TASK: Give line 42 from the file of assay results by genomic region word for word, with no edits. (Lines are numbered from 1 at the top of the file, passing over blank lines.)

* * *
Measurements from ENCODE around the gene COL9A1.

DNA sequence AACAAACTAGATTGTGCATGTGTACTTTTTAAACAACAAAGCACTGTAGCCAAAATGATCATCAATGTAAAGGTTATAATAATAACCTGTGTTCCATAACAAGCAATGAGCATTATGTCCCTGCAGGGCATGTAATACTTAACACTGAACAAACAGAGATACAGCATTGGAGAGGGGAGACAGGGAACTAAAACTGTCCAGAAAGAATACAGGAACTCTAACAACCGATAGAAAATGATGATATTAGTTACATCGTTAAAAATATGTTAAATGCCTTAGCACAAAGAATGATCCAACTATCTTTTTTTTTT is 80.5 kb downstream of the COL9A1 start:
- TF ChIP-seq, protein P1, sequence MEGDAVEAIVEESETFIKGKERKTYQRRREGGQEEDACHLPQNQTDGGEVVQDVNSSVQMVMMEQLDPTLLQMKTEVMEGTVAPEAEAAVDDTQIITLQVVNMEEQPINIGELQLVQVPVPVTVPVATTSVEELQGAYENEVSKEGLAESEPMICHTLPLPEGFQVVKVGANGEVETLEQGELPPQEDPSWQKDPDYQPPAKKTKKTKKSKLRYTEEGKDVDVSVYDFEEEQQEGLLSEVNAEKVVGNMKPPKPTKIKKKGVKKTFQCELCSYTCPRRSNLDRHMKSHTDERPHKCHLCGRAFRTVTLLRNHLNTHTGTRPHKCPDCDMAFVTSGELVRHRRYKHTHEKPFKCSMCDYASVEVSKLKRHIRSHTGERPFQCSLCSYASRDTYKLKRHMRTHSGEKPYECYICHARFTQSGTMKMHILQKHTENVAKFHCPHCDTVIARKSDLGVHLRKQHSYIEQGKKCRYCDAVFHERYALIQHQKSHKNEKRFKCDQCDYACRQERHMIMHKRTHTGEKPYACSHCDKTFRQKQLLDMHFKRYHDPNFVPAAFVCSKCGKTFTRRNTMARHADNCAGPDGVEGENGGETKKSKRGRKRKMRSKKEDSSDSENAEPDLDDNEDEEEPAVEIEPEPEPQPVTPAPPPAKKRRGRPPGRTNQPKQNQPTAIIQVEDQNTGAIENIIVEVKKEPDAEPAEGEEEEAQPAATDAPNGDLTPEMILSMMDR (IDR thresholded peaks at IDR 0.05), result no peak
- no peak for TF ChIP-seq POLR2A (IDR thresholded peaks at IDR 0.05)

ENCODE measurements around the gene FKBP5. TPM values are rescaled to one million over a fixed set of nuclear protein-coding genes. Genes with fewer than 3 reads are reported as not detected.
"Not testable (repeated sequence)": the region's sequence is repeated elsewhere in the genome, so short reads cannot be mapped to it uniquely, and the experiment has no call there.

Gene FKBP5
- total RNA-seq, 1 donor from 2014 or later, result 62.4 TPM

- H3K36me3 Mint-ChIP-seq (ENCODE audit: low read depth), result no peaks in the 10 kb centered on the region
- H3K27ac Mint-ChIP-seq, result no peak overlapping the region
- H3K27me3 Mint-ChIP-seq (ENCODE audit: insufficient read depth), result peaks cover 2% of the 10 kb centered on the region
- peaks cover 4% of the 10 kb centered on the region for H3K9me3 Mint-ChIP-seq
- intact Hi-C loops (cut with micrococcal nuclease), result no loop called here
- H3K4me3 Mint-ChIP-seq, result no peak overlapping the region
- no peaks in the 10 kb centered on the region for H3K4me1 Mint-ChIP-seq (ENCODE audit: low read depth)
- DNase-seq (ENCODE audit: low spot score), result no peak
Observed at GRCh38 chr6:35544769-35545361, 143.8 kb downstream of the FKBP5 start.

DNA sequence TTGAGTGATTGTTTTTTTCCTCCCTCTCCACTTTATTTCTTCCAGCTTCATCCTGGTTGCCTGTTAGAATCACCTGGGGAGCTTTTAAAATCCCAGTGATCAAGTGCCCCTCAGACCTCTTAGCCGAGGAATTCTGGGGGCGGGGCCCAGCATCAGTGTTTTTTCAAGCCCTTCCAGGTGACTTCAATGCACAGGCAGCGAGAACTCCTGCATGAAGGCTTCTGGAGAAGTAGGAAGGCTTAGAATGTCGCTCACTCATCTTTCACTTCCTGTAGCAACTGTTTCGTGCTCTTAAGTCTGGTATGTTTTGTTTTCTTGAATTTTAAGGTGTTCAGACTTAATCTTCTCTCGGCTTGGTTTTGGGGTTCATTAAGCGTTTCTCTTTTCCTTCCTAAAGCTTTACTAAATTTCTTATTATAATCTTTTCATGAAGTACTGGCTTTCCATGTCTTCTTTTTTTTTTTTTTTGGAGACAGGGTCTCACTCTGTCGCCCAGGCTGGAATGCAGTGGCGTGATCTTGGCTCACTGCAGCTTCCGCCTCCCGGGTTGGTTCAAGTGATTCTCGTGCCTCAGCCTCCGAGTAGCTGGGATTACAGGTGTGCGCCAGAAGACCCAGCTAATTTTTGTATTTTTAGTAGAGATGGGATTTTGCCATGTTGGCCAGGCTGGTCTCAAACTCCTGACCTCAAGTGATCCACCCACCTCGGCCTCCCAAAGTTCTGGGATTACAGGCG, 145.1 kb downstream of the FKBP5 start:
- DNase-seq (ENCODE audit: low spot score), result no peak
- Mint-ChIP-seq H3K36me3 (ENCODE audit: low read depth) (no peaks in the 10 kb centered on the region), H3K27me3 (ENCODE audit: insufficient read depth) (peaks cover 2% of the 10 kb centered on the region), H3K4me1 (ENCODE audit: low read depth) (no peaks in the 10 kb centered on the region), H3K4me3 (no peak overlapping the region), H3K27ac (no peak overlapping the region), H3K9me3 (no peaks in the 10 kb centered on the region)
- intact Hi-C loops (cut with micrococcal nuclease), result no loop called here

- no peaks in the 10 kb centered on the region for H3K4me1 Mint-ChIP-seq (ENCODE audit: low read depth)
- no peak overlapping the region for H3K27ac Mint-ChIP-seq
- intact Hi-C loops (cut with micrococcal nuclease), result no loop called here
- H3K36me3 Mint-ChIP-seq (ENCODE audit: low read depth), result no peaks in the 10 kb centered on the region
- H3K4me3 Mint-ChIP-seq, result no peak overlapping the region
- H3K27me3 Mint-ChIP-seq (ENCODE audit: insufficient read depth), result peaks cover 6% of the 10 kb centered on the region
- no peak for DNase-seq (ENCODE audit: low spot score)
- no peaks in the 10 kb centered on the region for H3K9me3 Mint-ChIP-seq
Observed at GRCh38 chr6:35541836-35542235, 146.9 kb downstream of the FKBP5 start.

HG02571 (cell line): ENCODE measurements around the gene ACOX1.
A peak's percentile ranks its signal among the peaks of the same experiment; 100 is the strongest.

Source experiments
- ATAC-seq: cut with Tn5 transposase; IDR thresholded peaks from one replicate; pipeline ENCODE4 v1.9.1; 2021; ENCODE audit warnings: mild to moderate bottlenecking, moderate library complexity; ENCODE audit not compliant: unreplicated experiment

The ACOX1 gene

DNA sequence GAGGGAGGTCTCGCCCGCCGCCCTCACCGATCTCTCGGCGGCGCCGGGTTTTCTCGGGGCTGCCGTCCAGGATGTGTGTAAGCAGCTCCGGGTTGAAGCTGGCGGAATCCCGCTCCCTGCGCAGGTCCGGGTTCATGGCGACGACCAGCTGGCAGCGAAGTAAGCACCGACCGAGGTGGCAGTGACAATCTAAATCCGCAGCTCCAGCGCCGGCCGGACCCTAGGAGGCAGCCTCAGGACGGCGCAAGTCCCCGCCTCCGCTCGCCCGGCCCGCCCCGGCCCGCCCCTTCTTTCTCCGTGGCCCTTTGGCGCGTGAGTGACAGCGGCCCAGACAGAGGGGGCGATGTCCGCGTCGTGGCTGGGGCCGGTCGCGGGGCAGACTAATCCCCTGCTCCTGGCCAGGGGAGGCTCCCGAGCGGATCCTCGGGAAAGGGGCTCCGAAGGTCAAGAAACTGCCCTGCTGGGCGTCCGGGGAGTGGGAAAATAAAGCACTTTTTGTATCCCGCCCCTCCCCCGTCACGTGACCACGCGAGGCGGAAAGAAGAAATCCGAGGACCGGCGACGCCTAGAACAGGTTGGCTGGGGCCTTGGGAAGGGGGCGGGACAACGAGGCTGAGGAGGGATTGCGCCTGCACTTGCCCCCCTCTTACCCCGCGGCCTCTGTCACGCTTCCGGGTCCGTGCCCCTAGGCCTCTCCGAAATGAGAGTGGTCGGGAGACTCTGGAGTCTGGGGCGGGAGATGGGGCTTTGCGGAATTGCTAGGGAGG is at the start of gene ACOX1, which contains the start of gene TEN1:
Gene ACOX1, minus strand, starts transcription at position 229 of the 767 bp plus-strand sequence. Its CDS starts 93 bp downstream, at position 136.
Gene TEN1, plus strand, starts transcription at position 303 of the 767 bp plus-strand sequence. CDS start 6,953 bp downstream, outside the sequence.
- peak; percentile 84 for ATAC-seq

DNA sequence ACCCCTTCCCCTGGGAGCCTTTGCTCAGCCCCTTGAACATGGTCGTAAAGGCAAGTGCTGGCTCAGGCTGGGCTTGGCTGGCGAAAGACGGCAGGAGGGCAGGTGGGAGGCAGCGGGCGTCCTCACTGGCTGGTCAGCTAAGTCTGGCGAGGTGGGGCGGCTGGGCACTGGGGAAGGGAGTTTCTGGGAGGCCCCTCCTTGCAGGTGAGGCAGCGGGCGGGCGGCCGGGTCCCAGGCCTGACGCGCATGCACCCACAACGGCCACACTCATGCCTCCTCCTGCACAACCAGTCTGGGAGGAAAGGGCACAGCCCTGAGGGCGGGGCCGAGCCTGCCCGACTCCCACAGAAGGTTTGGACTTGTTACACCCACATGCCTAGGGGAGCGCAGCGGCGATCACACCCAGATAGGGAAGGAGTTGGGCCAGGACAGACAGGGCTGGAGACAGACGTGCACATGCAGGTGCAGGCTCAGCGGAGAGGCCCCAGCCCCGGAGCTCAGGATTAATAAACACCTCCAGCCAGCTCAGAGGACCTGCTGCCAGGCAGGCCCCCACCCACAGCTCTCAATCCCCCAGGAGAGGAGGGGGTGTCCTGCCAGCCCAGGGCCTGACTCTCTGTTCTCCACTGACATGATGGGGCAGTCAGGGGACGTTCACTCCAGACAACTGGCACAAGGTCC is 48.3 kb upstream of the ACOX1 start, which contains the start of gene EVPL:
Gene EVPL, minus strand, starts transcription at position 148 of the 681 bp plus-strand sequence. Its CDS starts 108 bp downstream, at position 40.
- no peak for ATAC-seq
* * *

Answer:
- no peak for ATAC-seq